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All I want for Christmas is no caning

Published:Thursday | December 17, 2015 | 12:00 AMDr Orville Taylor, Contributor

It is Christmas in just a few days, and I hope Santa Claus hides the rod and other instruments of corporal punishment. What is strange about the debate is that most of the people who claim guidance from the Bible seem to have gone through developmental amnesia.

It is the same hypocrisy that the holier-than-thou prudes demonstrate when they comment on children's 'out-a-orderniss' as they explore their infant sexuality. Nobody remembers that we used to play 'dolly house' during our pre-primary-school years and we knew that boys and girls were physiologically different. And for some of us precocious youngsters, thank God for that subtle but major difference. Therefore, when children are doing 'slackness', we think that it is the devil at work and that these 'nowadays pickney' are so much worse than we were.

Similarly, there are those 'experts' in child behaviour who rely on their memories and extol the benefits of their caning in school, as well as the copious doses of stroking that they received from their parents. Like so many convenient catchphrases attributed to the Holy Book, the maxim, 'spare the rod and spoil the child', is as missing from the Bible as green-coloured skin on an alligator. To find the expression, one needs to go to the 1664 poem written by Samuel Butler. But since some pastors routinely tell us things like the Bible said that in the last days, "children shall be having children" and all that foolishness, we believe, despite the reverend telling lie pon Massa God Word.

However, I must admit that there is biblical basis for corporal punishment. Proverbs 23:13-14 states, "Withhold not correction from the child: for if thou beatest him with the rod, he shall not die.Thou shalt beat him with the rod, and shalt deliver his soul from hell" and Proverbs 29:15 says, "The rod and reproof give wisdom: but a child left to himself bringeth his mother to shame."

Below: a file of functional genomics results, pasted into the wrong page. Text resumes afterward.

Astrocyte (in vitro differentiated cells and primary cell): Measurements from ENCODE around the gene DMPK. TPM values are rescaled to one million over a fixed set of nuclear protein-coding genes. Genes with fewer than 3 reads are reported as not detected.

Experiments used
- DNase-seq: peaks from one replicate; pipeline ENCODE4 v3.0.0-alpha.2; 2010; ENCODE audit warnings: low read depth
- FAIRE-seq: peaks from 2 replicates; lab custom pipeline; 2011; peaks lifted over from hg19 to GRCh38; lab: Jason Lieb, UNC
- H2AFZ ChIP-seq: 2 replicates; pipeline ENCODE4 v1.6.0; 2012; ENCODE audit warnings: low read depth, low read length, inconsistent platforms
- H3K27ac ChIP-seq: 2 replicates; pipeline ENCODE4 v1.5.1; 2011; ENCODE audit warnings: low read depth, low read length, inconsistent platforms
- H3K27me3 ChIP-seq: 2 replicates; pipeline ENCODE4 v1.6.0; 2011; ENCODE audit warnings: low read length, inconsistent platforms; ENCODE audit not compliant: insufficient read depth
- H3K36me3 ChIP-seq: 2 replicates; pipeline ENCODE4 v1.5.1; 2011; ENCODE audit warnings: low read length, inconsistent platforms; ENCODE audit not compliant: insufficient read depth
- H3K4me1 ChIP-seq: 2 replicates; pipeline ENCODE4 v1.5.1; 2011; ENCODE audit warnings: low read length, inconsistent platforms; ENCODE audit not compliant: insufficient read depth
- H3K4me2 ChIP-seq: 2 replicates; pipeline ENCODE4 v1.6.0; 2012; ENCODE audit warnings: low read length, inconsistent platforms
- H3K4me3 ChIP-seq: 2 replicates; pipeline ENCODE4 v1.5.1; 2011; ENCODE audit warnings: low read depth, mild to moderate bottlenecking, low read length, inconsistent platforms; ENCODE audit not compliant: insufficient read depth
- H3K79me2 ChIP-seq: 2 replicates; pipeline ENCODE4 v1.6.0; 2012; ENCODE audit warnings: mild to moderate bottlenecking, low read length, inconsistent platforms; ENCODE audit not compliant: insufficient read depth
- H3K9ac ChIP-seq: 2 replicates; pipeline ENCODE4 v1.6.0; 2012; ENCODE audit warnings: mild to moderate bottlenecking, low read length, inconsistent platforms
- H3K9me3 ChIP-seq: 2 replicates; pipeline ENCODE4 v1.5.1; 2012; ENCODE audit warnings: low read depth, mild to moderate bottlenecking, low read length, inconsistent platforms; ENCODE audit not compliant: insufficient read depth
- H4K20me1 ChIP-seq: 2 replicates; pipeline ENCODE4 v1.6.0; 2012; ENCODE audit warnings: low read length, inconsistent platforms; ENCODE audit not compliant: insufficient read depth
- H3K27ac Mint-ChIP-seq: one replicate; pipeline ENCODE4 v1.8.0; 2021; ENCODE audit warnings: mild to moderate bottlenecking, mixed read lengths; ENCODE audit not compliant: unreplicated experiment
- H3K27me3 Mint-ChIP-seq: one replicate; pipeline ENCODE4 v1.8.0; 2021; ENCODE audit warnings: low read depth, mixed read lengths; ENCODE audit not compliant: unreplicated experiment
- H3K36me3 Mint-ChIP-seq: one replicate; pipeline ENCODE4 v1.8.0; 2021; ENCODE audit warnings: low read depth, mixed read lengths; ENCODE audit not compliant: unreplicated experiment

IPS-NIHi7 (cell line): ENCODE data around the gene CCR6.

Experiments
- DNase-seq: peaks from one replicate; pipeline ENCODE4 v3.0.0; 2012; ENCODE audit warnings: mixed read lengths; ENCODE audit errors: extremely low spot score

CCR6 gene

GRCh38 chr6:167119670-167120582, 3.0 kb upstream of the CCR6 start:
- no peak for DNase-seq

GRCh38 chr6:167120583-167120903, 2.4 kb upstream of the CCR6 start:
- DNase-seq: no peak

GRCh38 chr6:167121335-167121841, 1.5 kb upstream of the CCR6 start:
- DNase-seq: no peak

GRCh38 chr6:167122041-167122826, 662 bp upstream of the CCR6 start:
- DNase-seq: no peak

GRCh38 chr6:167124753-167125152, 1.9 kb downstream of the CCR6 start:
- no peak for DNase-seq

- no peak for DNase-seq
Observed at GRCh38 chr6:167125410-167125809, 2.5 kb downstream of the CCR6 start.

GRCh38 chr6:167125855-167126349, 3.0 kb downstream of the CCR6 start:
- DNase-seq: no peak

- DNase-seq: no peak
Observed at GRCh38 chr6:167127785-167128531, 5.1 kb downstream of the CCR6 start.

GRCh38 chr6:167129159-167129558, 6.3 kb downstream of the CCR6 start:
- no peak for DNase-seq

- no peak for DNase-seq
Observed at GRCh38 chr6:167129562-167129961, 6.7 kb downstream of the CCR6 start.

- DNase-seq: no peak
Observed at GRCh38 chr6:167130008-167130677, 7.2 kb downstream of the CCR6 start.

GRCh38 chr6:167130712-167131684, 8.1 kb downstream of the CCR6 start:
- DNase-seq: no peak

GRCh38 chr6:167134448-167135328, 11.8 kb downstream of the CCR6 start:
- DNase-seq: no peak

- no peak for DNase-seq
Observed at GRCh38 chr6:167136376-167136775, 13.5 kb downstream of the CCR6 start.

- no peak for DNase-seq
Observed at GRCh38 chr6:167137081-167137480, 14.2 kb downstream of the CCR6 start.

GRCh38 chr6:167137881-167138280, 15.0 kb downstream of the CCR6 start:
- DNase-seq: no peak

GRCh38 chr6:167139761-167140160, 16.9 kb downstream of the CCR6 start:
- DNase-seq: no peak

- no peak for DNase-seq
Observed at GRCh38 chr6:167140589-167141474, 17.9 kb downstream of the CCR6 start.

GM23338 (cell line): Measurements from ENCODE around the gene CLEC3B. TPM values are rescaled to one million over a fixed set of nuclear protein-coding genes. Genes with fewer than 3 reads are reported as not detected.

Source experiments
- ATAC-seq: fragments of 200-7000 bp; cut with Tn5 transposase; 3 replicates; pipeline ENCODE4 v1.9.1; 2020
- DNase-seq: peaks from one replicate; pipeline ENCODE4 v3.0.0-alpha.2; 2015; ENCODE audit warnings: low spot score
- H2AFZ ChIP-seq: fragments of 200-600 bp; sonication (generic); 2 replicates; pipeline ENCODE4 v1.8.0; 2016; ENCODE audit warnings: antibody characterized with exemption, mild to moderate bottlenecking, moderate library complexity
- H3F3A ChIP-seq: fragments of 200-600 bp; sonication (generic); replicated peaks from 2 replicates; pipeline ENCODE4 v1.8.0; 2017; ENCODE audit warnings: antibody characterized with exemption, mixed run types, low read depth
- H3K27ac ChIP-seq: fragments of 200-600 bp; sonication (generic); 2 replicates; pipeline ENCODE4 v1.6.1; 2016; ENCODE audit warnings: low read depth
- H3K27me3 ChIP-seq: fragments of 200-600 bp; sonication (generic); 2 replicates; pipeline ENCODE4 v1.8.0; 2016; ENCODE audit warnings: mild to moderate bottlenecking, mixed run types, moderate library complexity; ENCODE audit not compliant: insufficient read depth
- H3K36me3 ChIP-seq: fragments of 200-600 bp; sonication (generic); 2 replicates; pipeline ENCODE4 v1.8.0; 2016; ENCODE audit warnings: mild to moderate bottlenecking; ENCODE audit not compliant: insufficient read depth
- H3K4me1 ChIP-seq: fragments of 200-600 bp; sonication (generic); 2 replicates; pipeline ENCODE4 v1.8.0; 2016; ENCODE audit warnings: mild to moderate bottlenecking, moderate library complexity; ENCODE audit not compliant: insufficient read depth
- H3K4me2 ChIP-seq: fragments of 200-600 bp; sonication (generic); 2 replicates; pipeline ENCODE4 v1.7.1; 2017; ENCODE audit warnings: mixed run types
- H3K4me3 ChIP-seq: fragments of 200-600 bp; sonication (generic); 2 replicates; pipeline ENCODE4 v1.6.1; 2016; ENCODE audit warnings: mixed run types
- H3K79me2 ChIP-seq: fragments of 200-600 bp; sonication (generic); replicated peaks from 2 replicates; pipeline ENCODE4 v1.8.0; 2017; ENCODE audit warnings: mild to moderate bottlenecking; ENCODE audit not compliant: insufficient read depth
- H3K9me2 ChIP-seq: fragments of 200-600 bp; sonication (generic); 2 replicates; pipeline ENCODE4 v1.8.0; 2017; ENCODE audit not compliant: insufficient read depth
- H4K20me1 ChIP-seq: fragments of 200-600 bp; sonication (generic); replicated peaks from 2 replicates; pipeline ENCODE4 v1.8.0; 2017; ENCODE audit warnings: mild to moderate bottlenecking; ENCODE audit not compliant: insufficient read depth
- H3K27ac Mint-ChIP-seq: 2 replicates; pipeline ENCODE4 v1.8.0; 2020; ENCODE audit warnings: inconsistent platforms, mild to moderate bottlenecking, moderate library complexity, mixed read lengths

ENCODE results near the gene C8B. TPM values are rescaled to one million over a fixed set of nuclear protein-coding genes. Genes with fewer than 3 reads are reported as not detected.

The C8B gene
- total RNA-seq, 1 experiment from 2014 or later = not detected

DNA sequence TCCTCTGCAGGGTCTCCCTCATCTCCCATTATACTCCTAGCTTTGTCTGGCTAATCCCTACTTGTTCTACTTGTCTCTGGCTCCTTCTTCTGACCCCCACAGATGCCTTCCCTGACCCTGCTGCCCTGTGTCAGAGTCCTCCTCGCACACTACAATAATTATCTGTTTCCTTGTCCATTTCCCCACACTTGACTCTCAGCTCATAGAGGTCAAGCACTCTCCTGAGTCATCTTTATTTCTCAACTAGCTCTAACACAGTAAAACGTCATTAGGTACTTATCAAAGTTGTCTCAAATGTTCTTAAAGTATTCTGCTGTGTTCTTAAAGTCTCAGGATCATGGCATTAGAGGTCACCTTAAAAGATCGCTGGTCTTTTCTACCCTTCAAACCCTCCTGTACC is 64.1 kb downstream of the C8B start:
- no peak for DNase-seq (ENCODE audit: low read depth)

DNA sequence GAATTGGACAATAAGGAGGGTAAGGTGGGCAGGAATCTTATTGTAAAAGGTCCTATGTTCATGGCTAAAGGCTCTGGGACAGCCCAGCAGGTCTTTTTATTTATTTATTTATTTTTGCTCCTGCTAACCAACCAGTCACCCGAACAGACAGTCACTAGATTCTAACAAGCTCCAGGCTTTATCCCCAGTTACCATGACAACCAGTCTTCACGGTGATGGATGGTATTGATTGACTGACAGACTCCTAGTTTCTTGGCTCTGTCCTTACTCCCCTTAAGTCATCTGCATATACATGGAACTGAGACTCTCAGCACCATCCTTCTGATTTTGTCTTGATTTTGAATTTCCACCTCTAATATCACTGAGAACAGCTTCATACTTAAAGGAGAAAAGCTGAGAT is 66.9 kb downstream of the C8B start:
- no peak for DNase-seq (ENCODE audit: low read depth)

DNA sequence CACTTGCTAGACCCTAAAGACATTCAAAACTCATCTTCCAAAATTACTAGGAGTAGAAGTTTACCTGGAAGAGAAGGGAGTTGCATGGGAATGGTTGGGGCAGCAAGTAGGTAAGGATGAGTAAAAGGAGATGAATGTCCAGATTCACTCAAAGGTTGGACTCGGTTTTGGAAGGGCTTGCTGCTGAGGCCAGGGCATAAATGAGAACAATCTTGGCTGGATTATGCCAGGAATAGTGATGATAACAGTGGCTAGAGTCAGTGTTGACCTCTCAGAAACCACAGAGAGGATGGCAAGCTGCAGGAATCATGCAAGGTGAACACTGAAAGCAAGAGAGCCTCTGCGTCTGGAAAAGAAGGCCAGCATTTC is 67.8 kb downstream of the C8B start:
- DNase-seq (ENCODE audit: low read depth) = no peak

But if we want to be true to the Old Testament, then let us follow Exodus 21:15, 21:17 and Leviticus 20:9, which prescribe the death penalty for children who curse their parents. Indeed, the lesser crime of disobedience is also punishable by death as determined in Deuteronomy 21:18 - 21:21. So, beat them and kill them and the issue is settled. After all, dead children cannot grow up to become criminals or other sociopaths.

Of course, in a civilised society, we cannot kill our children as the ancient Israelites did, and these Old Testament demagogues even killed the man whose birthday we celebrate in five days simply because he challenged the authority of the patriarchs, the fathers of then Israel.

My challenge, first, to the advocates of corporal punishment is for them to return to their memories and recall the first in the series of blows they received during each episode of castigation. Maybe I am a punk, but I never thought that the Levar Burton character, Kunta Kinte, in Alex Haley's Roots, was heroic. For me, he was plain stupid, because after one strike of the whip on my back, I would have taken on any name Massa was giving me. Doubtless, the message was clear that resisting the power broker would leave me in

serious pain.